I was blogging earlier today about analytics and digital and clients and all sorts of things. As I had to talk to a client about a very disjointed campaign and whole marketing plan due to several companies making different parts.
Well someone has done a much nicer and more personal job of describing and explaining the problems with this – so I put it here for safe keeping. A big thanks to Eric Karjaluoto for writing this – he is Creative Director at smashLAB
Designing an identity around a logo is as strange a notion as building your house around a sink. It just doesn’t make much sense to allow one small part of a system to dictate the overall course. The same insight needs to be brought to marketing campaigns.
Many organizations have missed the boat by treating digital as an add-on to an advertising concept. But this is starting to change. Instead of trying to plug in a technology, or throw away the traditional part, we need to bake in digital from the very beginning. It might even be time to put digital at the core, and then work everything else around it.
Nobody puts baby in a corner
It’s more difficult to establish a system (such as a campaign) than a one-off of something (such as an ad). That’s why it’s wise to determine the requirements of the system before implementing anything. Doing otherwise leaves you stuck in a corner, unable to make choices that might benefit the overall goals of the campaign (and client).
Case in point: the “brilliantly creative” ad campaign that now seems impossible to mush into a banner ad or website. Suddenly, the idea that had everyone smiling in other implementations turns out to be broken. What do you do? Stick with the idea and not worry about digital? Toss the whole thing and start again? Call home and say that you won’t be home tonight because you don’t know what to do? (Ugh.)
Digital is the most complex/dimensional component of the campaign system; therefore, we must give it special attention. We’ve found it important at smashLAB to start with flowcharts that map each touch point and interaction in a campaign, to determine what visitors will encounter over the campaign’s lifespan. This allows us to explore how to best engage them. At first, I worried that this meticulousness might be overkill. I’m now convinced these measures are essential.
All roads lead to digital
I don’t want to create single impressions. They don’t result in anything. Instead, I want to hammer and hammer and hammer and hammer and hammer and hammer and hammer messages across until some kind of response is achieved. I can’t imagine any marketer arguing with this thinking. I also can’t imagine them not wanting to collect as much information as possible about their audiences and their behaviour.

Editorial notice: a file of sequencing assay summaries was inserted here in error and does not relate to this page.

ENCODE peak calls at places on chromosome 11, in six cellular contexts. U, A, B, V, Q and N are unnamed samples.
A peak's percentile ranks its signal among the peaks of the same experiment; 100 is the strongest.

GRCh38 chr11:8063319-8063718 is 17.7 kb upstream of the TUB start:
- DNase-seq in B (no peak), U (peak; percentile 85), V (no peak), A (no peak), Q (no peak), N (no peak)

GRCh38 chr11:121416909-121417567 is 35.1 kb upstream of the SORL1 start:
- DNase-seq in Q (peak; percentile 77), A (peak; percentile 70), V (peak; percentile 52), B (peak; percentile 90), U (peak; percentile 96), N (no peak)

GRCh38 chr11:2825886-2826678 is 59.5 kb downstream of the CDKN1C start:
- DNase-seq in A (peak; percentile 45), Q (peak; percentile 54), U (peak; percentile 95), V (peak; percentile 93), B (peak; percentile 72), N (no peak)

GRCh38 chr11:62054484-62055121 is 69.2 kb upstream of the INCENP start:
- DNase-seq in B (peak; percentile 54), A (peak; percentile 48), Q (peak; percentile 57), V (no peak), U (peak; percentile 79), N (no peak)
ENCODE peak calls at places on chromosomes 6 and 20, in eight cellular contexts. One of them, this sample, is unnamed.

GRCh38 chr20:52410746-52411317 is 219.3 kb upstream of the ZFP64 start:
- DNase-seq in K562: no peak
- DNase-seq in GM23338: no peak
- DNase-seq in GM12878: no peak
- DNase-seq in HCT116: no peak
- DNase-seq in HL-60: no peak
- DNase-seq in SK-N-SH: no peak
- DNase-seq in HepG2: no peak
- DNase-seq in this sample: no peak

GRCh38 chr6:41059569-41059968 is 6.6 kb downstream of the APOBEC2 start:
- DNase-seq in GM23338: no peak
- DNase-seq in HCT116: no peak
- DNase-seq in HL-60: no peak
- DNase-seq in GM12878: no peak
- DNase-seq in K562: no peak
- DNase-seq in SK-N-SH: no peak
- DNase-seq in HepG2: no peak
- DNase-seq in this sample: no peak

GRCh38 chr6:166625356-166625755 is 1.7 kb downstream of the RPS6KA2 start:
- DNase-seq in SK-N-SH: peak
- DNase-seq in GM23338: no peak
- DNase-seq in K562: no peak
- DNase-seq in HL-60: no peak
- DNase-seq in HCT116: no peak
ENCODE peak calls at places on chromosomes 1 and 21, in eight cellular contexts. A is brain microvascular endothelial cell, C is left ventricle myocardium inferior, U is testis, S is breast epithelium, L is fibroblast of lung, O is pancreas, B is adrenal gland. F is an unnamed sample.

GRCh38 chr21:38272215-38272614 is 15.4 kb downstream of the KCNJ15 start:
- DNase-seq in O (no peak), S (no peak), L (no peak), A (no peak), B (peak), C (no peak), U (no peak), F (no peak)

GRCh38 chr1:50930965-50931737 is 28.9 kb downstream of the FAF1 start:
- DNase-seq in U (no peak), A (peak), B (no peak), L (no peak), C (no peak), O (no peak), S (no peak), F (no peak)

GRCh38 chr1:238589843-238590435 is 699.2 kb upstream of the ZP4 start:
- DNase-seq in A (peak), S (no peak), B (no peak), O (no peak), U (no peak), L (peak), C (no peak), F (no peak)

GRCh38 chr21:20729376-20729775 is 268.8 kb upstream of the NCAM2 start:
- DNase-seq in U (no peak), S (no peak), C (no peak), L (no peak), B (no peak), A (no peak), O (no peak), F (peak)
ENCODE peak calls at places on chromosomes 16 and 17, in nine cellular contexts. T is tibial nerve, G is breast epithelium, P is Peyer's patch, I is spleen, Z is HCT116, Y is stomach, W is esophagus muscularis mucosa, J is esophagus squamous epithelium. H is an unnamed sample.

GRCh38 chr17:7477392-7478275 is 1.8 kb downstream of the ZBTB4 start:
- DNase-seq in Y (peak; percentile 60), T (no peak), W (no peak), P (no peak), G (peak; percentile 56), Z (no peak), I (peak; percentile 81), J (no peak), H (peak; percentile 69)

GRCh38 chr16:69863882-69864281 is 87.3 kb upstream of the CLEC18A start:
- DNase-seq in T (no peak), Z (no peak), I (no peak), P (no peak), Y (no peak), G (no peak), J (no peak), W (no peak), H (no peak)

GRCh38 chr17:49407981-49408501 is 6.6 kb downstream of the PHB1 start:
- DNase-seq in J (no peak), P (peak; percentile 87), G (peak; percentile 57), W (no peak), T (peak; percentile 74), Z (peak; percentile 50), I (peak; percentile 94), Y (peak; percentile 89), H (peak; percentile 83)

Because of its data-collection possibilities, the digital implementation of a campaign has to be one of the first, most important, considerations. Every piece of bait must lead back to a digital property, to be tracked. This helps us to understand what’s making people click, and allows us to strengthen our approach and make informed decisions.
From there, you need to keep hammering. This means finding ways to nudge folks with your message. Perhaps you’ll do this through email opt-ins, or by getting them to subscribe to social feeds or something altogether different. Whatever you choose, success increasingly depends upon lengthening the brand engagement—the only way to establish a relationship.
Numbers, experiments and hacking
Metrics scare the shit out of me. Clients task agencies like ours with ambitious goals, rarely considering whether or not they are even achievable. Meanwhile, it’s not like we’re baking cakes here: there’s no foolproof recipe guaranteeing success. Fair enough, we all like our challenges. When we don’t make it happen, though, the numbers serve as damning evidence of our missteps.
Putting bellyaching aside, the ability to measure the impact of our work is quite remarkable, especially when you consider how responsive it makes you. If traffic dips, you seek out patterns. If traffic spikes, you find the catalyst. Curious which method is going to work best? Try three and keep the one that sticks. All the answers are out there. But it’s critical to keep moving quickly. You need to implement variations, back-up plans and wholly new alternatives on the fly should things not be working. Sure, this can mean extra work, but it also gives you the latitude to act that an earlier generation’s agency would have killed for.
But making the most of this responsiveness requires a shift in perspective from a creative one to a hacker’s: instead of getting upset about a campaign underperforming, we must use every necessary means to make it work.
None of what I’m proposing here is rocket science. The tough part is that it’s a change from how we used to do things, and it demands restraint. Before we allow ourselves to obsess over any one part of the puzzle, we have to take our time and consider the whole.